Florida State University recognized about 6,800 graduates — and one incredible service dog — during its spring commencement festivities this past weekend.
Bella and her owner Bryan Wimberly — a student-veteran who earned his Master’s of Social Work — were recognized at the College of Social Work’s Convocation & Pinning Ceremony Friday, May 5.
Billy Francis, director of the FSU Student Veterans Center, presented Bella with a specially made FSU Veterans leash and patch to place on her service animal vest to celebrate her unique role in Wimberly’s academic success.
“You guys are witnessing history here,” Francis said. “We’re here to recognize a very special shipmate here today, one that is in touch and in tune with the very pulse and the breathing of their shipmate. There is a love, a commitment and devotion that is worthy of honor.”
The loyal companion patiently waited with her shipmate and owner for the rest of the graduation ceremony. This dog is more than just man’s best friend, she’s a hero’s support system.
Wimberly is a U.S. Navy veteran with PTSD who served three combat tours in Iraq and is an advocate for service and therapy animals and those they serve. He believes that providing veterans with dogs like Bella could save lives.
“More than 20 veterans per day commit suicide,” Wimberly said. “I feel Bella has been a significant reason why I’m not one of those statistics, and I truly believe Bella has saved my life.”
Bella has attended classes with Wimberly for seven years, beginning at Tallahassee Community College through completing his master’s degree in social work.
Bella is trained to perform multiple tasks for Wimberly, including calling 911 if he passes out from his medication, or if he starts showing symptoms of anxiety, Bella will put her paws on him so that he pays attention to her.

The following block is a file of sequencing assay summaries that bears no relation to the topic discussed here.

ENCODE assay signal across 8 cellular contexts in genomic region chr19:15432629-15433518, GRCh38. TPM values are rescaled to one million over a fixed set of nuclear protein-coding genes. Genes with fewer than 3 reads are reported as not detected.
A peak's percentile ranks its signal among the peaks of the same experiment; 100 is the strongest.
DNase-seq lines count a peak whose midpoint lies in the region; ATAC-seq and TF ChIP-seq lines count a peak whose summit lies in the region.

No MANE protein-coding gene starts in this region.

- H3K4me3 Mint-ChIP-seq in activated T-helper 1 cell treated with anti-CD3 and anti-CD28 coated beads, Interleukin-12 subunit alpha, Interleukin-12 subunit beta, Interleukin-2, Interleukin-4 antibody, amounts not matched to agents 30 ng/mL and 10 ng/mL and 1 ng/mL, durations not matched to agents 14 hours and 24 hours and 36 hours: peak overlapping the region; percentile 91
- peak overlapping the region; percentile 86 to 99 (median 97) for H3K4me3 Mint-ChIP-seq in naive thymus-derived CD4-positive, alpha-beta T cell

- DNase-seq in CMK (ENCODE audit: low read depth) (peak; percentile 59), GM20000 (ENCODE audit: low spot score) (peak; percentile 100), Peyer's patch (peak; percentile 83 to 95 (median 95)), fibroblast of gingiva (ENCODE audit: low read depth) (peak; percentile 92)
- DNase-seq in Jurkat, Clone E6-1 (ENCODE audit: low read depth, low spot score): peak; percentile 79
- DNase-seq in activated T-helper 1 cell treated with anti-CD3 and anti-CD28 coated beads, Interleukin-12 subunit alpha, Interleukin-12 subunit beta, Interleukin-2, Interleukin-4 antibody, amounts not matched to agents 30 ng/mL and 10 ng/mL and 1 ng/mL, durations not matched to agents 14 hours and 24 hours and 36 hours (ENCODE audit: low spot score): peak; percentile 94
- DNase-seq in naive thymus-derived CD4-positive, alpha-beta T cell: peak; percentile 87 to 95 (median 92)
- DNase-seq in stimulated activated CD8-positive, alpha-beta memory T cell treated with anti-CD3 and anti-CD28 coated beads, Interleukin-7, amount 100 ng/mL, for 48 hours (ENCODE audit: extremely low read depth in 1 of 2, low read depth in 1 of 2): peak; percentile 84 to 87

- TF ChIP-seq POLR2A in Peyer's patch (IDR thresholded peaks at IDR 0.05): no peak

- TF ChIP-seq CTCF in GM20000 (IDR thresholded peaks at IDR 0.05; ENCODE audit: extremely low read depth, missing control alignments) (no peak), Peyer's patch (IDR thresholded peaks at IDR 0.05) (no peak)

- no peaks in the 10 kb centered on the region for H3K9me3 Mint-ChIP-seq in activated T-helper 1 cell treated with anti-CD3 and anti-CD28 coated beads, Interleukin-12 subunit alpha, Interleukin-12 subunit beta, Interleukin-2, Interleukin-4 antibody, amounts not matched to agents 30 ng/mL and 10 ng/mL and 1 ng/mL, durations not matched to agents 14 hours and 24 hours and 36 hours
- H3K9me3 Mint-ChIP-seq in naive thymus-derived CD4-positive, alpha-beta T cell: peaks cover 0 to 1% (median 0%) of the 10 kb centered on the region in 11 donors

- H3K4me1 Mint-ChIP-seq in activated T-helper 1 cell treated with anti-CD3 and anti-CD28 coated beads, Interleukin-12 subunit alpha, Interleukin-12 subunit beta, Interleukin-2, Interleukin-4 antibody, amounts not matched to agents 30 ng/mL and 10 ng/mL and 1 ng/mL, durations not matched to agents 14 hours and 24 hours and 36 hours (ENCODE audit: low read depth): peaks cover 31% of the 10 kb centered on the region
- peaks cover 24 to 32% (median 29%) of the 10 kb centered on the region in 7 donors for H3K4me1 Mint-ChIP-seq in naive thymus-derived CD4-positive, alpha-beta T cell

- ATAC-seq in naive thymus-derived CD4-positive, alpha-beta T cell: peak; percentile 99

“My favorite part about Bella is she’s so sensitive to everyone around her,” Wimberly said. “She wasn’t just my service dog, she was everyone in my classes service dog.”
Wimberly recalled how Bella would sit next to other student’s during exams when she sensed their anxiety and wanted to comfort them.
“There’s a special power that service animals have,” Wimberly said. “Soldiers that go fight in combat and come back, they don’t ask for PTSD, but dogs like Bella they save lives every day.”
Wimberly is currently working with Tallahassee Memorial Hospital Animal Therapy, where he will be developing new programs which take therapy dogs into schools to assist children.
A total of 84 veterans graduated from Florida State this spring, which includes former members of the U.S. military, as well as active duty, National Guard and Reserve members. These students earned their degrees on an FSU campus, including Panama City and the Republic of Panama, or through the university’s distance learning programs.